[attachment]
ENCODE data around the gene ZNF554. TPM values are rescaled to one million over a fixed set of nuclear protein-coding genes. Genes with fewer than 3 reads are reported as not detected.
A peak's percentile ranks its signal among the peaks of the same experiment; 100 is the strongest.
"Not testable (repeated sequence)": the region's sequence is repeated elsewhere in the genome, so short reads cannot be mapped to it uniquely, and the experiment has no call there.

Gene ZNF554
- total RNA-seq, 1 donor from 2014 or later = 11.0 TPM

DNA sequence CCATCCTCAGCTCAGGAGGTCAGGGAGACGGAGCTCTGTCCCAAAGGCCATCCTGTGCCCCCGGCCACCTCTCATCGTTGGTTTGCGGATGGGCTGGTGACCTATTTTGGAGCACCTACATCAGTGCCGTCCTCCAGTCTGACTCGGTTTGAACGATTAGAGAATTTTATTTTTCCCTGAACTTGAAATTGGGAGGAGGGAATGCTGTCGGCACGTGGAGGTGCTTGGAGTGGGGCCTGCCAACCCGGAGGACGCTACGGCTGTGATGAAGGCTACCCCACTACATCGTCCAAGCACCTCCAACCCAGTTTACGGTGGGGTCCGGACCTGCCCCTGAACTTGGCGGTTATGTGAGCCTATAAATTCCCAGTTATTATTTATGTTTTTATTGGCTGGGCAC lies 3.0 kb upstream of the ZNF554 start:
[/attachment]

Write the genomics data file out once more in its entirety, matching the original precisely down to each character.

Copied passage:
ENCODE data around the gene ZNF554. TPM values are rescaled to one million over a fixed set of nuclear protein-coding genes. Genes with fewer than 3 reads are reported as not detected.
A peak's percentile ranks its signal among the peaks of the same experiment; 100 is the strongest.
"Not testable (repeated sequence)": the region's sequence is repeated elsewhere in the genome, so short reads cannot be mapped to it uniquely, and the experiment has no call there.

Gene ZNF554
- total RNA-seq, 1 donor from 2014 or later = 11.0 TPM

DNA sequence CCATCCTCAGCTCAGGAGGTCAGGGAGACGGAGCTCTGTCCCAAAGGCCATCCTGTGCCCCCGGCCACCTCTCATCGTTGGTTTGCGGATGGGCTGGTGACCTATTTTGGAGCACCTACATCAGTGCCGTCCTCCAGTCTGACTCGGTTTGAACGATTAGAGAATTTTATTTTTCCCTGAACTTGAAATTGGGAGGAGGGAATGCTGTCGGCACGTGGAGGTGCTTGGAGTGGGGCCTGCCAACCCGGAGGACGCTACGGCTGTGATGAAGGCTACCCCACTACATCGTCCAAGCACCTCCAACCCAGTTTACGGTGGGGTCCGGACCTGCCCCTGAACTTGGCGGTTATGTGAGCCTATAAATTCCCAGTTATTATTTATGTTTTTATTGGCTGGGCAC lies 3.0 kb upstream of the ZNF554 start: